America’s Six Biggest Cities Issue Defiant Statement Against Trump on Paris Accord

Los Angeles Mayor Eric Garcetti last November rallied 71 U.S. mayors, whose cities are homes to tens of millions of people, to sign an open letter calling on Donald Trump, then the president-elect, to honor the Paris Accord, which aims to reduce greenhouse gases and stem the effects of climate change. Now, as the president prepares to trigger an exit from the agreement, they––a list which includes the mayors of New York, Los Angeles, Chicago, Houston, Philadelphia, and Phoenix––have doubled down on their pledge to “forge ahead even in the absence of federal support.”

Garcetti voiced his support for cities independently abiding by the agreement earlier last month.

In a series of tweets, New York City Mayor Bill DeBlasio announced he will sign an “executive order maintaining New York City’s commitment to the Paris Agreement” on climate change after reports yesterday indicated Trump would withdraw from it.

Chicago Mayor Rahm Emanuel condemned what he called an “alarming” decision to “ignore the consensus of 194 countries and the scientific community.”

“Chicago will not skirt our responsibility to act,” he said in a statement. “We will work with cities around the country to reduce our emissions in accordance with the Paris Agreement, and urge President Trump to keep our nation’s commitment as well.”

Atlanta Mayor Kasim Reed also criticized the decision, cautioning that withdrawing from the agreement would cause the nation to lose its role as a global leader. He said Atlanta would remain committed to the goals of the climate agreement, including efforts to reduce carbon emissions and find clean energy solutions.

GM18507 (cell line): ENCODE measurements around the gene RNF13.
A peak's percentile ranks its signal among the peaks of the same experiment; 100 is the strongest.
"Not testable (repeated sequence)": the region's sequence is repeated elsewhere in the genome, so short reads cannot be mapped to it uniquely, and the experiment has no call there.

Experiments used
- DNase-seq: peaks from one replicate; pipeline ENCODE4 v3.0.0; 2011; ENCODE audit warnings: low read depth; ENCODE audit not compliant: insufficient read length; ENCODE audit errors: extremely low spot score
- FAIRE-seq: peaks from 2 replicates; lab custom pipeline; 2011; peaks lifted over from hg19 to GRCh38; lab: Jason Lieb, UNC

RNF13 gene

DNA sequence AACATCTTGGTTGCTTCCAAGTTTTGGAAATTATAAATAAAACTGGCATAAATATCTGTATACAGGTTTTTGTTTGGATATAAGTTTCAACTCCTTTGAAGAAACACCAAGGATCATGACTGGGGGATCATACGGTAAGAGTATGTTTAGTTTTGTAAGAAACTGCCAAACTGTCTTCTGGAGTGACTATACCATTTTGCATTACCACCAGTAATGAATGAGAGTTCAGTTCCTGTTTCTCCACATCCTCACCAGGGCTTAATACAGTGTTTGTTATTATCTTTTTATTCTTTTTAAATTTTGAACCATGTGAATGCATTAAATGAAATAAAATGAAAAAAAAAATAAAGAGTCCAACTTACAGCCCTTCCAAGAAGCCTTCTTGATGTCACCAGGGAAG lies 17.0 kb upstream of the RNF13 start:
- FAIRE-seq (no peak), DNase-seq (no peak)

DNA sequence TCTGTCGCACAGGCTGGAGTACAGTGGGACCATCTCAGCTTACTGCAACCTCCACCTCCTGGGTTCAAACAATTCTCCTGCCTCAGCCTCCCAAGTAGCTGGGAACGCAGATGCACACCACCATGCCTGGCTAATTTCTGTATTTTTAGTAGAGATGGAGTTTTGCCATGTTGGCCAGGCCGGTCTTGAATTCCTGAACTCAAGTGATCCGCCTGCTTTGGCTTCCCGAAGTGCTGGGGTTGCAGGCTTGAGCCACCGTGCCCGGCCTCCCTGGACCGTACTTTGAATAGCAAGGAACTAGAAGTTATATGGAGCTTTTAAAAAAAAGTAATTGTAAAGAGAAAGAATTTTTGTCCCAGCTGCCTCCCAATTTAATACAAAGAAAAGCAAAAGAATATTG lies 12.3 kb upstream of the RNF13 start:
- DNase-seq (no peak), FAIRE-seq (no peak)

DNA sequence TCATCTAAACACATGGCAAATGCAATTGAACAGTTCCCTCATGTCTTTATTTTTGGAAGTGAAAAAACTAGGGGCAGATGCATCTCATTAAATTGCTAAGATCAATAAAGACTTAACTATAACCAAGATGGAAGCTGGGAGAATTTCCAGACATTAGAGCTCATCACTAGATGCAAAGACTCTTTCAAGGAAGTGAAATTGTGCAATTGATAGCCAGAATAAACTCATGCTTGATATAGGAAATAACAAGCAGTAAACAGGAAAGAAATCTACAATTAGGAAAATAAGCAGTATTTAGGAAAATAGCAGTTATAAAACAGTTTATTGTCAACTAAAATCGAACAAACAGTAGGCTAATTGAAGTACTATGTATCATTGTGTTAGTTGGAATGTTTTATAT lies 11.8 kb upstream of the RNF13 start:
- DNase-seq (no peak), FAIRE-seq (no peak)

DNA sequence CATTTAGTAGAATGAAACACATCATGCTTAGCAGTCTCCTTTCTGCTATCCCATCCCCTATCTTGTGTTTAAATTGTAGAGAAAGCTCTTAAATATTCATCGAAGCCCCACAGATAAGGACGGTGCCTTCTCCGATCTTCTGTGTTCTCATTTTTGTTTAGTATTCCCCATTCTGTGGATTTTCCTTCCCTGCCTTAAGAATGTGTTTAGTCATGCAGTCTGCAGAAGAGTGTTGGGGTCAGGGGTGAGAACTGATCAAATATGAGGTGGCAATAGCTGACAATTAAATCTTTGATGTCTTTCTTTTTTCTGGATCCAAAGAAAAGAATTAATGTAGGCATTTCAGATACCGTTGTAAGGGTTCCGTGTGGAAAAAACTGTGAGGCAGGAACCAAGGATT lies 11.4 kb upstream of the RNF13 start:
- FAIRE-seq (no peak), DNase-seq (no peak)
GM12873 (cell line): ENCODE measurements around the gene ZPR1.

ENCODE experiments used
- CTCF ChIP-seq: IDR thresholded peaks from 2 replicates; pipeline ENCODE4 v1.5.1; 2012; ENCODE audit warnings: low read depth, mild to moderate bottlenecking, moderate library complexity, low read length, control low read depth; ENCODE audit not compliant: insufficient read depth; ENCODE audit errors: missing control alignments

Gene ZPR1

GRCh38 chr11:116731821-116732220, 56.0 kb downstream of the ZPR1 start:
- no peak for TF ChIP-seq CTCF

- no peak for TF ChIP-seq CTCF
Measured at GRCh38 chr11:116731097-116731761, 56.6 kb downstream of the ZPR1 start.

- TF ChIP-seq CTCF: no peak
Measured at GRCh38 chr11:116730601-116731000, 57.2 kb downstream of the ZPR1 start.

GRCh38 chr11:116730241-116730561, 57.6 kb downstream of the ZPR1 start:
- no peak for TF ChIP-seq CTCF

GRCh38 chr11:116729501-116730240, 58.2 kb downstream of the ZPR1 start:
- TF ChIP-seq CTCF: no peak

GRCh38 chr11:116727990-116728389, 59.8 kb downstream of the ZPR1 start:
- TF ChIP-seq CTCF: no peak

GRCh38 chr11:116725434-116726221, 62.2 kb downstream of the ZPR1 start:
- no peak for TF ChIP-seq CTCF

“This decision isolates our country from international partners in shared, global efforts to curb climate change, and at its core is an assault on our future stability and prosperity,” he said.

Boston Mayor Martin Walsh urged the Trump administration not to withdraw from the agreement while pledging that the city would maintain its commitment to clean air and water.

“If this administration turns its back to the environment, cities like Boston will have to step up,” Walsh said at a City Hall news conference. “As a coastal city, we know what’s at stake. The city of Boston will not back down. We’re going to continue to invest in clean energy and create jobs.”

City leaders are not alone in their efforts. A host of leaders within government, the scientific community, universities, and the private business sector have also expressed concern over the rumored move.

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